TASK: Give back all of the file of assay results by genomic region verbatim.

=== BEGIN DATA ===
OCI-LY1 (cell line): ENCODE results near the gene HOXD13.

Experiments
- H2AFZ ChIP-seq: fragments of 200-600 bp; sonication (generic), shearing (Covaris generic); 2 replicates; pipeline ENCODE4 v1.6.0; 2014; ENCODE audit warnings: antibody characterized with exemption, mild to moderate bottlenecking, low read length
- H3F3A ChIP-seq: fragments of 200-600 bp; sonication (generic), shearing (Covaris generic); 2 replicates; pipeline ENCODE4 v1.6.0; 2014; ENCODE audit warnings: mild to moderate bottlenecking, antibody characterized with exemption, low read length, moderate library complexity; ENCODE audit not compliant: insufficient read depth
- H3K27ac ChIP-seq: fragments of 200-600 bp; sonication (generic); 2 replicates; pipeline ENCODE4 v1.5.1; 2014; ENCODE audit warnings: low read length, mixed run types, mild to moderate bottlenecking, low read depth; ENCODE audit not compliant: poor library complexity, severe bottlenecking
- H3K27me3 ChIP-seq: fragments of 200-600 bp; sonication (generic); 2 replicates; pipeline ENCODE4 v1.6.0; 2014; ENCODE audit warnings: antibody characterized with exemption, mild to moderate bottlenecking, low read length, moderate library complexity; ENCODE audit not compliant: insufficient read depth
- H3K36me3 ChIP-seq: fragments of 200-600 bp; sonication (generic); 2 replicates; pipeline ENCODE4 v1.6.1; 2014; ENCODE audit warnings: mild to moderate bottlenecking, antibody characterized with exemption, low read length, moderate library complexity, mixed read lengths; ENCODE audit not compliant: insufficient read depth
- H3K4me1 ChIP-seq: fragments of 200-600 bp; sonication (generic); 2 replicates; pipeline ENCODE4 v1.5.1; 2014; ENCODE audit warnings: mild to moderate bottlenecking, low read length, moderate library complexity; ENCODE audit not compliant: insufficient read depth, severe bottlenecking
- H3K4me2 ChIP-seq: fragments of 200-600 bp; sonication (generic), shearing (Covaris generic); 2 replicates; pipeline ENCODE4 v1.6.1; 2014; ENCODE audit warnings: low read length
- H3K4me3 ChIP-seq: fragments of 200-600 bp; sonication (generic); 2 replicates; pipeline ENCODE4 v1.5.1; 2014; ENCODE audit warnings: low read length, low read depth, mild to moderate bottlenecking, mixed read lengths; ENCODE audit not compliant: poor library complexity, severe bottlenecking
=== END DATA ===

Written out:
OCI-LY1 (cell line): ENCODE results near the gene HOXD13.

Experiments
- H2AFZ ChIP-seq: fragments of 200-600 bp; sonication (generic), shearing (Covaris generic); 2 replicates; pipeline ENCODE4 v1.6.0; 2014; ENCODE audit warnings: antibody characterized with exemption, mild to moderate bottlenecking, low read length
- H3F3A ChIP-seq: fragments of 200-600 bp; sonication (generic), shearing (Covaris generic); 2 replicates; pipeline ENCODE4 v1.6.0; 2014; ENCODE audit warnings: mild to moderate bottlenecking, antibody characterized with exemption, low read length, moderate library complexity; ENCODE audit not compliant: insufficient read depth
- H3K27ac ChIP-seq: fragments of 200-600 bp; sonication (generic); 2 replicates; pipeline ENCODE4 v1.5.1; 2014; ENCODE audit warnings: low read length, mixed run types, mild to moderate bottlenecking, low read depth; ENCODE audit not compliant: poor library complexity, severe bottlenecking
- H3K27me3 ChIP-seq: fragments of 200-600 bp; sonication (generic); 2 replicates; pipeline ENCODE4 v1.6.0; 2014; ENCODE audit warnings: antibody characterized with exemption, mild to moderate bottlenecking, low read length, moderate library complexity; ENCODE audit not compliant: insufficient read depth
- H3K36me3 ChIP-seq: fragments of 200-600 bp; sonication (generic); 2 replicates; pipeline ENCODE4 v1.6.1; 2014; ENCODE audit warnings: mild to moderate bottlenecking, antibody characterized with exemption, low read length, moderate library complexity, mixed read lengths; ENCODE audit not compliant: insufficient read depth
- H3K4me1 ChIP-seq: fragments of 200-600 bp; sonication (generic); 2 replicates; pipeline ENCODE4 v1.5.1; 2014; ENCODE audit warnings: mild to moderate bottlenecking, low read length, moderate library complexity; ENCODE audit not compliant: insufficient read depth, severe bottlenecking
- H3K4me2 ChIP-seq: fragments of 200-600 bp; sonication (generic), shearing (Covaris generic); 2 replicates; pipeline ENCODE4 v1.6.1; 2014; ENCODE audit warnings: low read length
- H3K4me3 ChIP-seq: fragments of 200-600 bp; sonication (generic); 2 replicates; pipeline ENCODE4 v1.5.1; 2014; ENCODE audit warnings: low read length, low read depth, mild to moderate bottlenecking, mixed read lengths; ENCODE audit not compliant: poor library complexity, severe bottlenecking